On the other hand…the last time I went to a Ringling Circus was over 30 years ago, before my first attempt at college. And what I remember most about it from that time was that I found it kind of sad and depressing. It isn’t that I’m some sort of crypto-animal-rights activist; it just felt like there was something sad and wrong about the whole thing. I guess I’m sad for the people, and sad for the lost history, but I’m not so sad for the institution itself. (And as the article notes, Feld Entertainment has a bunch of other stuff going on, much of which appears to contain the phrase “…On Ice!” so they’ll probably do okay for a while longer.)

Obit watch: January 9, 2017.

Monday, January 9th, 2017

Nat Hentoff has passed away at the age of 91. NYT. Reason. The Foundation for Individual Rights in Education. I can’t link to them directly, but Popehat has been retweeting a lot of very good tributes to Mr. Hentoff.

hentoff

Mr. Hentoff was a personal hero of mine (who I never met). Stipulated: he was a liberal, and we probably would have disagreed on many of the social issues of the day. But there was one thing we agreed on: freedom of speech. Mr. Hentoff was an absolutist. He didn’t care if you were left, right, a student, or even a Nazi. If someone was trying to stop you from speaking, he was against it. He wrote eloquently and well for many years for the Village Voice in opposition to censors and censorship. He didn’t just limit himself to government action, though there was plenty of fertile ground there. He also spoke out against private censors. I particularly remember his condemnations of CBS for suspending Andy Rooney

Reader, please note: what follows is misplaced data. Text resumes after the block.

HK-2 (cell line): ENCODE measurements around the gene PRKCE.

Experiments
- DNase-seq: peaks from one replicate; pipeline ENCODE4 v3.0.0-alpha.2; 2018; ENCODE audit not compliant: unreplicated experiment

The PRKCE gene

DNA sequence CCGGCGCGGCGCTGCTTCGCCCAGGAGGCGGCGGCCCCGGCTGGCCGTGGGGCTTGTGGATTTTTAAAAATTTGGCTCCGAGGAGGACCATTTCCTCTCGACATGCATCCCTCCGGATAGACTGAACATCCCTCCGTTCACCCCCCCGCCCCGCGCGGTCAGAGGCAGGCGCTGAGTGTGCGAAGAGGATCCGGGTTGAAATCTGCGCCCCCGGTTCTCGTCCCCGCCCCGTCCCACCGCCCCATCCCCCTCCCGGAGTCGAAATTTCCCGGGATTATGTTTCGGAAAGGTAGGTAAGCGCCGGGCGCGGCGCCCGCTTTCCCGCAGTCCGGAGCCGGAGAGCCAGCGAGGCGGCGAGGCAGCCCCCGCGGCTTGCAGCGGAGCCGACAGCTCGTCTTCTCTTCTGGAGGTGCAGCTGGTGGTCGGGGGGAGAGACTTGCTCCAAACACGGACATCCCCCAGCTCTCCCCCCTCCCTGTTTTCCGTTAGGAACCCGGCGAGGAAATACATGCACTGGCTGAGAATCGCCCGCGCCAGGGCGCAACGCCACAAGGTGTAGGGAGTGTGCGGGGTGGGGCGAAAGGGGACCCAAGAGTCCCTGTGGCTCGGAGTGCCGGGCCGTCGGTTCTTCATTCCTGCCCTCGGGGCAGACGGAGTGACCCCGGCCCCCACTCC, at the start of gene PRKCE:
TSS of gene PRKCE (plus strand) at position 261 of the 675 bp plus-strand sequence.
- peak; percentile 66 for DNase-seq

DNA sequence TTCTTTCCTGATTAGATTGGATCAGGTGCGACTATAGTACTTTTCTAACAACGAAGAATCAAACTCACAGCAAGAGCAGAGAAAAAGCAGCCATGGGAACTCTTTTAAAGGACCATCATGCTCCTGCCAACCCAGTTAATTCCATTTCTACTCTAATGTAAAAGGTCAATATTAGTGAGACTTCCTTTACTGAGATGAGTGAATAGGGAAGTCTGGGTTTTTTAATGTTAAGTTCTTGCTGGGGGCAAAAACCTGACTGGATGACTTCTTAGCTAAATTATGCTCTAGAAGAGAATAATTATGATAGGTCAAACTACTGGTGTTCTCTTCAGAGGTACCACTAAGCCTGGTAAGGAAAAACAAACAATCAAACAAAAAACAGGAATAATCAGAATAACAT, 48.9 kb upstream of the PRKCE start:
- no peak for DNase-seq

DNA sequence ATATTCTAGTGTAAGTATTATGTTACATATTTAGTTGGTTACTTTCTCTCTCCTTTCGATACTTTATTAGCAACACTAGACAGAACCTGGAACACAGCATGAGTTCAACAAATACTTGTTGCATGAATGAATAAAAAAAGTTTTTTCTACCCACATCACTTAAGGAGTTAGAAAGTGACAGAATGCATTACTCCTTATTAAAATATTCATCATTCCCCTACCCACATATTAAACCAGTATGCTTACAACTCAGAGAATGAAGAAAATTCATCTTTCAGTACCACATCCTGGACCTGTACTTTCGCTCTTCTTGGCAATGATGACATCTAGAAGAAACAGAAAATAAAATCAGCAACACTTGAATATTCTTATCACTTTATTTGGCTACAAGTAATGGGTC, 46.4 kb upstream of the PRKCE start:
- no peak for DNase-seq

(I don’t know how long he’d been ill, but I wonder what, if anything, he would have said about Milo Yiannopoulos and Simon & Schuster.)

One of the things I respected about him was his intellectual consistency. That didn’t just apply to freedom of speech. He was opposed to the death penalty. But he was also opposed to abortion (he was the only anti-abortion voice in the Voice, and he wasn’t shy about expressing his views) and euthanasia. I like the way Wikipedia summarizes his view:

Hentoff argued that a consistent life ethic should be the viewpoint of a genuine civil libertarian, arguing that all human rights are at risk when the rights of any one group of people are diminished, that human rights are interconnected, and people deny others’ human rights at their own peril.

When I was a young lad in middle school and high school, Hentoff’s books on free speech were in the school library, and my high school had a subscription to the Voice. Nat Hentoff shaped my views on freedom of speech, and inspired me (in my own small way) to be a first amendment advocate and activist.